The entire trip was exceptionally well planned, and all participants were very well taken care of.

The Mountain Biking Staff

We had two mountain biking guides that rode with us. Jos Mertens, a Dutchman, and the go-to guy for all participants to interact with if we needed anything. He spoke Dutch, English and French. He welcomed the group the first night, told us what to expect and answered our questions. He rode with us, dined with us, and provided us information about the region and the upcoming day’s ride after dinner each night. He interacted with the other guides, the drivers, lodging staff and ensured everything ran smoothly. He rode mostly at the rear of the group.

Guide Jos Mertens
Guide Jos Mertens

At the front of the group was Mustapha. I spent quite a bit of time with Mustapha. He didn’t speak English so we chatted it up in French. He was very knowledgeable about the areas we biked through, although he was not from that part of Morocco. He was a little slow on the down hills, but overall a great guide. He was always happy and ready to help and to ride.

Mustapha Riding Single Trail in Front of Me
Mustapha Riding Single Trail in Front of Me

Then there was Said. Said followed the group in his Land Rover and worked miracles to fix bikes or anything else that was broken. We all just knew we were in good hands with Said. He assisted with the cooking; he gave the bikes tune-ups each morning (with the help of Mustapha), loaded the luggage and the bikes when necessary, and along with the cook, did all the shopping and getting the things we needed.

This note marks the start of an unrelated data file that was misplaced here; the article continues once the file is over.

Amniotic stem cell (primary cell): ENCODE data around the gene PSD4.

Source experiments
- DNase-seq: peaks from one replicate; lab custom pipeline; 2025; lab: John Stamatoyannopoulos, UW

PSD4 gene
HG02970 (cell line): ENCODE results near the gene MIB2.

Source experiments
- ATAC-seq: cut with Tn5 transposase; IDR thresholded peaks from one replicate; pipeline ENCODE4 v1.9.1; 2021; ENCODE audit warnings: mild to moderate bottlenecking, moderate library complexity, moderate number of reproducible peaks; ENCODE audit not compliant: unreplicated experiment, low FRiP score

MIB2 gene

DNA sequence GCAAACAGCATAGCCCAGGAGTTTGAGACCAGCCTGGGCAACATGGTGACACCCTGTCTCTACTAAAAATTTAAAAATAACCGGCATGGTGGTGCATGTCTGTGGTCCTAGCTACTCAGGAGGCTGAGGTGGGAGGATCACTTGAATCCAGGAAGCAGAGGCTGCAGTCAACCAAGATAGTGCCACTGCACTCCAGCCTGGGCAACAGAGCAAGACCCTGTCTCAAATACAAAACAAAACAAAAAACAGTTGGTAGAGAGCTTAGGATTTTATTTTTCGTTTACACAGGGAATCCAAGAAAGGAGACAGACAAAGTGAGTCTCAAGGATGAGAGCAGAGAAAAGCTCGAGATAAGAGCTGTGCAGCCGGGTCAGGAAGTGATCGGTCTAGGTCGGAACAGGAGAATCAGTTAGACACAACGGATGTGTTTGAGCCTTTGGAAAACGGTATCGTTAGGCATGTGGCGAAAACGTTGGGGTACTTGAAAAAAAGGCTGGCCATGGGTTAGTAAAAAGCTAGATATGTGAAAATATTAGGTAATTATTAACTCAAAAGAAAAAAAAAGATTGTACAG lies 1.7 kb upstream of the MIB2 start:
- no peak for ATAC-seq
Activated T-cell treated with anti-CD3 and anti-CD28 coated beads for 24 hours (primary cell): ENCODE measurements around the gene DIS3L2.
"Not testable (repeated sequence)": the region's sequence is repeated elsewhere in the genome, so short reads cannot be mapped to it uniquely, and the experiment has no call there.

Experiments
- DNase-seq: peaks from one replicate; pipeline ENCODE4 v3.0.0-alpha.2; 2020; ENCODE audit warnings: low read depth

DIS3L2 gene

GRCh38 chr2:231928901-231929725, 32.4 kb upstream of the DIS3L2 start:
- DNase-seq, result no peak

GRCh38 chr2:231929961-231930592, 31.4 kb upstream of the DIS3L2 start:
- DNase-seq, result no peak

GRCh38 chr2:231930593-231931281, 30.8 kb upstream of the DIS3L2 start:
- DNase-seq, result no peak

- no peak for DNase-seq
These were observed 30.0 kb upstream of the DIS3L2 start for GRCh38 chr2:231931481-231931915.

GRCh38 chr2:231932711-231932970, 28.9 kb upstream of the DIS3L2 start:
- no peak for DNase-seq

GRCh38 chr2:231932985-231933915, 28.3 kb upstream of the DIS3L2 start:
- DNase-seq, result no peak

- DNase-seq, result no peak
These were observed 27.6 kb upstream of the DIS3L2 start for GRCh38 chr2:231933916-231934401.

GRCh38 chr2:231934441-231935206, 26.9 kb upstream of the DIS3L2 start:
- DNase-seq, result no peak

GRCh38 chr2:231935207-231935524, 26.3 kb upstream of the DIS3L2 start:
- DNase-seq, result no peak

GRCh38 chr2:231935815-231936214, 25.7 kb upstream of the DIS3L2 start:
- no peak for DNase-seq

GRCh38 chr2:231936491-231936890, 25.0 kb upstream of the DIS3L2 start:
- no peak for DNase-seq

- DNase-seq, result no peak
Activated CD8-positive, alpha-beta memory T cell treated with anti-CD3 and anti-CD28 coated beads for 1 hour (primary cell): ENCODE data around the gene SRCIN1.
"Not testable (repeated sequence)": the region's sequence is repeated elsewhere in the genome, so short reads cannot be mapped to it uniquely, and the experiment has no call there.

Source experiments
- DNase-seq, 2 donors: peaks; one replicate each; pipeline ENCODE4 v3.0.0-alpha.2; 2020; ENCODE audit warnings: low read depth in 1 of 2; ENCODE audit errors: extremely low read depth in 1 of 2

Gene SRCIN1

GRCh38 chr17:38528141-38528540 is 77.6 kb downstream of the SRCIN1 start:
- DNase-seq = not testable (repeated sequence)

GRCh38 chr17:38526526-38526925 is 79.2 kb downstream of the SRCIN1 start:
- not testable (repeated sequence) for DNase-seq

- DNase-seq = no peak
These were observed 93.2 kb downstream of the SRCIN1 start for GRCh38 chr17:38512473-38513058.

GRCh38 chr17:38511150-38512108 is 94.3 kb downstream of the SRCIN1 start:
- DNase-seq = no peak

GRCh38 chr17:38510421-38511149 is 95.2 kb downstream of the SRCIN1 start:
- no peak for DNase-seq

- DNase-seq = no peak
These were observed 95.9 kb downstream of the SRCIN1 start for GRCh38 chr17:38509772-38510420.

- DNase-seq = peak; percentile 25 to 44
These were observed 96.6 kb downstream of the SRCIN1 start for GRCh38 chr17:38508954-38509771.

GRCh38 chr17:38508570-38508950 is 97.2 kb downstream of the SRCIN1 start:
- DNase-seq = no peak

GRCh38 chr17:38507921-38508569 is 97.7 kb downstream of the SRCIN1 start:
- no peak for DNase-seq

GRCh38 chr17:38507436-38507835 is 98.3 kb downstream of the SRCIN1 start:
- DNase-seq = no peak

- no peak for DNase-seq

Our Guide Said - photo by Dries Rengle
Our Guide Said – photo by Dries Rengle

The Mountain Biking

We only had half a day of single track…I would have liked to have had more.  Even without that – the mountain biking was the best I have done so far. I haven’t been mountain biking for long durations in the past.  Even though there are a lot of trails to ride in Germany; there are not mountain biking specific trails. I loved the rocky, up and down, twists and turn trails we ended up on. The hills we had to climb kicked my butt, but I loved those too. We had some awesome down hills.

downhill we go

First Day Scenery

The scenery was different every day and always incredible.

Gorgeous views, beautiful mixture of green oasis with rocky mountains…even snowy mountain tops. The landscape rolled and spanned on miles after miles – wide open space, fresh air, warm sunshine and the occasional run-in with locals, as we rode through villages or encountered the nomads and shepherds in the mountains.

On the trail Morocco